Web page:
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Info@NationalCyberSecurity

Over 5,000 reports of fraud made to the PSNI | #datingscams | #lovescams | #datingscams | #love | #relationships | #scams | #pof | #match.com | #dating


Other commons frauds include investment scams and romance scams

Earlier this year, an international student from China studying in Northern Ireland was scammed out of £200,000 by criminals posing as ‘Beijing Police’

In the last 13 months, there were 5,412 reports of fraud made to the Police Service of Northern Ireland, with reported total losses of approximately £23.1 million.

The latest figures from Action Fraud cover the period December 2022 until 15th January. 

Chair of ScamwiseNI Partnership, Police Service of Northern Ireland Chief Superintendent Gerard Pollock describes the figures as alarming. He says, for many, the consequences of fraud, especially those that run into the bigger sums of money, can be life changing and life-long.

“Behind each of these reports, is a person or a business owner who have been cheated by criminals and had their money stolen,” says Chief Superintendent Pollock. “It can be a life time of savings or years of building a business. Not only can there be a significant financial hit, but this type of crime can also be really traumatic and emotionally distressing.”

Chief Superintendent Pollock said “We all need to continue to be on our guard against this type of crime. Over the past year criminals continued to deploy the same common scams. These include impersonation scams when people are contacted by criminals online, through WhatsApp, via text or online on Facebook. Criminals can pose as police, banking and government officials. Earlier this year, an international student from China studying in Northern Ireland was scammed out of £200,000 by criminals posing as ‘Beijing Police’.”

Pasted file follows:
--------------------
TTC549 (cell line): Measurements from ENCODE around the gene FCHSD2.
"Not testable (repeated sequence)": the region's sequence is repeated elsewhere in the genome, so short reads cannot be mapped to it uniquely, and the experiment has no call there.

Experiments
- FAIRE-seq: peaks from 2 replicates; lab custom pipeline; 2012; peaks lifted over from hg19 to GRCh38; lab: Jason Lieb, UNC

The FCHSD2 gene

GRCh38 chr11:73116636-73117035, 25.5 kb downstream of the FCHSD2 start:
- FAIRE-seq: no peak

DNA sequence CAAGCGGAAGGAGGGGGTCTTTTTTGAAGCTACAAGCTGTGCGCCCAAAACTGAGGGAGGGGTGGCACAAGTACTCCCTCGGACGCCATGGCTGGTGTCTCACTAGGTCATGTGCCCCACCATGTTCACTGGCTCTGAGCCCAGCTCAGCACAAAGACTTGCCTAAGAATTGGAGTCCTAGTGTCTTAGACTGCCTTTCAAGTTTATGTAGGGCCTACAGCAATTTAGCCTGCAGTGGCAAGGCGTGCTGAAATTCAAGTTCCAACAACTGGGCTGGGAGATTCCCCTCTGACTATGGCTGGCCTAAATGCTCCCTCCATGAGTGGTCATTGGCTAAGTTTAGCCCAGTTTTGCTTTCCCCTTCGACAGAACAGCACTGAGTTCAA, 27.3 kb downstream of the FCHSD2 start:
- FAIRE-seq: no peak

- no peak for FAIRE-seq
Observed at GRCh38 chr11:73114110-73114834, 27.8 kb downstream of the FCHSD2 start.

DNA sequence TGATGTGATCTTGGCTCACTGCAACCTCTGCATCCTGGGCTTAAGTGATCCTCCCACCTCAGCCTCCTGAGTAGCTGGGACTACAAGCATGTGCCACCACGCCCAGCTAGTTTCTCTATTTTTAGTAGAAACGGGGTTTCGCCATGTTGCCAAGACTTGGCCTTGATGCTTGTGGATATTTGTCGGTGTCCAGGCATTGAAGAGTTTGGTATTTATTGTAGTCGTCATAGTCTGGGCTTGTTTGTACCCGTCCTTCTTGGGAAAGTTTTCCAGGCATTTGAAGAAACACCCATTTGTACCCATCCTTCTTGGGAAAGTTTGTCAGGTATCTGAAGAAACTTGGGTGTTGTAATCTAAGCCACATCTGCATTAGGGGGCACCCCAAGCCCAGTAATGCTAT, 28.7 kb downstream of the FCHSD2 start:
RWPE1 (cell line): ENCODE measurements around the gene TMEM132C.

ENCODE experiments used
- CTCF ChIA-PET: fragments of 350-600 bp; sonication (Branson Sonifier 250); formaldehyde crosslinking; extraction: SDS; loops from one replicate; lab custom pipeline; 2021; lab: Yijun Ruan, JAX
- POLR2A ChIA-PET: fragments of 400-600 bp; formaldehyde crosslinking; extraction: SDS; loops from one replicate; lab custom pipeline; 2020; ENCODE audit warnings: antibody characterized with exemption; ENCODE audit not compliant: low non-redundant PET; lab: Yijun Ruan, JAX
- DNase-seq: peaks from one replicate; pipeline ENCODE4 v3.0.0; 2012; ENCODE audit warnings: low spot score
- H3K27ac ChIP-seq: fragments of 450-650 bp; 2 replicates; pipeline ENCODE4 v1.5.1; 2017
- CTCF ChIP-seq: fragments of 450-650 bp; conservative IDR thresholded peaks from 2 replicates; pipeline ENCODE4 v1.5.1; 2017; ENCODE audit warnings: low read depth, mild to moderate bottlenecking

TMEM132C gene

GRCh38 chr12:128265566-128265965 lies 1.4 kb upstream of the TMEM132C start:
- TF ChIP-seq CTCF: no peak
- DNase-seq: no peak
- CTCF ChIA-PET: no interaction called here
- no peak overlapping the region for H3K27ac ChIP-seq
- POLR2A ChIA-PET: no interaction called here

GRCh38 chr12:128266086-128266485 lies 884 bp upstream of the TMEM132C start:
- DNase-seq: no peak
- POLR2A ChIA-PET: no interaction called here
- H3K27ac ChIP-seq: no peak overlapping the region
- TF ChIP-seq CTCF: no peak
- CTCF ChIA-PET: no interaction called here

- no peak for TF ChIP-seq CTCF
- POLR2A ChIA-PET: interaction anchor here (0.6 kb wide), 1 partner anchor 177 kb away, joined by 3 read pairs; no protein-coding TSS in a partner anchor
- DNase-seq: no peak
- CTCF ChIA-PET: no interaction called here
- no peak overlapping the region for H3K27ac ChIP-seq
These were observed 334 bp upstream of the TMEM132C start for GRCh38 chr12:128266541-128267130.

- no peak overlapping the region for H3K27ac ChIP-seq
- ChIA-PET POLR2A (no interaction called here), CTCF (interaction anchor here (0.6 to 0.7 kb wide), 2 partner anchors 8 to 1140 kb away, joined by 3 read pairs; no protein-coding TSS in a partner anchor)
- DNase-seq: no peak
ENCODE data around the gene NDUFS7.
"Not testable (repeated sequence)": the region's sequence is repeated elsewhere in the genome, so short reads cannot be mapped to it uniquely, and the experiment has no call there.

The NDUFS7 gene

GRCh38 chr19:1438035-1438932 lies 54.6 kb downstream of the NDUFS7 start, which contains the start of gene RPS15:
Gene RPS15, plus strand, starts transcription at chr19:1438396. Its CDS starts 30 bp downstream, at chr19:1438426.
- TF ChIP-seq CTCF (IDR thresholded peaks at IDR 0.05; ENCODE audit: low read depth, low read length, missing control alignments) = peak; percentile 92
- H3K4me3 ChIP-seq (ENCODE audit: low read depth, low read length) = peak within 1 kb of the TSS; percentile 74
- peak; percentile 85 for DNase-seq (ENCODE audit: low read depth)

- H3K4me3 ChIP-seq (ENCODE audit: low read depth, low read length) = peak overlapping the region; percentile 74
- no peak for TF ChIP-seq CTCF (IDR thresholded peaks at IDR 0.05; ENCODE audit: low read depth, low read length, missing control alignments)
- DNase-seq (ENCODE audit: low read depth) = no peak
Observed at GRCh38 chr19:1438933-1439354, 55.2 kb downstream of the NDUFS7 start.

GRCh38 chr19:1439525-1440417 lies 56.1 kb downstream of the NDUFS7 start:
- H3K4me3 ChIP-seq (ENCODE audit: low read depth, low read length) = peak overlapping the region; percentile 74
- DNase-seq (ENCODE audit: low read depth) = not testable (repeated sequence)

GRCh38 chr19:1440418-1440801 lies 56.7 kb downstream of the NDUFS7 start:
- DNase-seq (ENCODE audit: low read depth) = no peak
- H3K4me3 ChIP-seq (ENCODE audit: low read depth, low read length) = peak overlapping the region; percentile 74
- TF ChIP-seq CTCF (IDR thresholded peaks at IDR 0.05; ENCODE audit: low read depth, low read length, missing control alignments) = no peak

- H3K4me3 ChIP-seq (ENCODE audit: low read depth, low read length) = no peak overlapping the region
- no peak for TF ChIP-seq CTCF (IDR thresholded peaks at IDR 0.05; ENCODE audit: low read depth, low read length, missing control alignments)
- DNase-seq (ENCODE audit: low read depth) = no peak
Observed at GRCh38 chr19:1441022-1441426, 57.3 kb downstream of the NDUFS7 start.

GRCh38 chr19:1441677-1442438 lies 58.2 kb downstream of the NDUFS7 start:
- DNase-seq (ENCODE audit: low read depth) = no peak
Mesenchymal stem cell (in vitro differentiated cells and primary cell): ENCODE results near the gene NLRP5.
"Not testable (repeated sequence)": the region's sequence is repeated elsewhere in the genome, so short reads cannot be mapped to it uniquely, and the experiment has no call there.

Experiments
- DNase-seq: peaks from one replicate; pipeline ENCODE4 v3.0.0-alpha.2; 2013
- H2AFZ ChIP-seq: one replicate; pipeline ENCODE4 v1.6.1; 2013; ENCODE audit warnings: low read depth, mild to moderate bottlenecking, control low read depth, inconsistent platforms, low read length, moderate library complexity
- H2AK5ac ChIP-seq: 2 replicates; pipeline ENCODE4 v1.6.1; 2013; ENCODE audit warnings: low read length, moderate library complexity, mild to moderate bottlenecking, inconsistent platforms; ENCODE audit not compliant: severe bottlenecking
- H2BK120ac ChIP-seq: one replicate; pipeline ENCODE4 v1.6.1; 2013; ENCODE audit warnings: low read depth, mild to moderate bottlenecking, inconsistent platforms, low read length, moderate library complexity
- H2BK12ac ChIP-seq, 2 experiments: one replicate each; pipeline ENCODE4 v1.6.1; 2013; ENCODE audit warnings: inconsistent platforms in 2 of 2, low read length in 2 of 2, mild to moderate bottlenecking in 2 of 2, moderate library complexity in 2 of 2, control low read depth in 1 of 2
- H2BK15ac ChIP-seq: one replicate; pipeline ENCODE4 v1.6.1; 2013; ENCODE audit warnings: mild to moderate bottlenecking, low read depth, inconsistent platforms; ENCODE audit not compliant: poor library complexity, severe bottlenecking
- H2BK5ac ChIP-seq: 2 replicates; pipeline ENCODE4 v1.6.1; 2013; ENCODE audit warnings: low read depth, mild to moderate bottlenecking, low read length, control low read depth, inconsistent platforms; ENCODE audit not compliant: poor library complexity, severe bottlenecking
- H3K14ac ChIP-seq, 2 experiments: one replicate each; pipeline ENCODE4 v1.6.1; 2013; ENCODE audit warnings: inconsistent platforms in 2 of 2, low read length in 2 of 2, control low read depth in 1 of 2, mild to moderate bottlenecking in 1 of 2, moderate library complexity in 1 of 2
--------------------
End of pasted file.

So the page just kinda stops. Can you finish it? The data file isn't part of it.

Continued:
Last year fraudsters targeted bank customers across Northern Ireland, resulting in some businesses and individuals being swindled out of thousands of pounds. Sums ranging between £5,000 up to close to £250,000 were taken by criminals from accounts. 

Other commons frauds include investment scams and romance scams. Recently, there was a report of a £12,000 loss in a WhatsApp/romance scam where a man had been befriended by a woman who struck up a friendship and, over time, convinced him to make several transfers of money.

“One of the biggest losses reported to police in 2023 was by a person who lost £200,000 as a result of an impersonation scam,” says Chief Superintendent Pollock. “This case, like many frauds, are committed at distance, with criminals using phones, social media, emails and text messages.”

Chief Superintendent Pollock continued: “Last year, we had the opportunity through two separate campaigns to focus on scams affecting older people, and of ticket fraud through the ScamwiseNI Partnership. Nowadays with advances in technology, criminals can find their way into someone’s home, and access their banking and personal date without physically having to go to someone’s door.

“It’s important to remember anyone can be targeted by a scam and criminals will constantly change how they present their scam to lure people in and swindle them, but the core is the same – they’re trying to get your personal and financial details which is used to commit a more sophisticated scam where the losses can be substantial.”

Stop. Check. Report.

The best way to fight scams and not lose money is to Stop. Check. Report.

Stop – Before you transfer money or disclose any personal details to anyone you do not know. Do not feel rushed or pressured by timelines – genuine callers will always give you time to consider your options.

Check – Check and verify who you are communicating with using a trusted source. Take time to verify callers on another phone line where possible and check images via an image search. If you are in any doubt do not transfer any money or goods.

Report – If you have been a victim of a scam, report it to police on online at www.psni.police.uk/report or call on 101, to your bank immediately, online at www.actionfraud.police.uk or call 0300 123 2040. You can also forward scam texts to 7726.
Information and advice is also available at http://www.nidirect.gov.uk/scamwiseni or the ScamwiseNI Facebook page @scamwiseni

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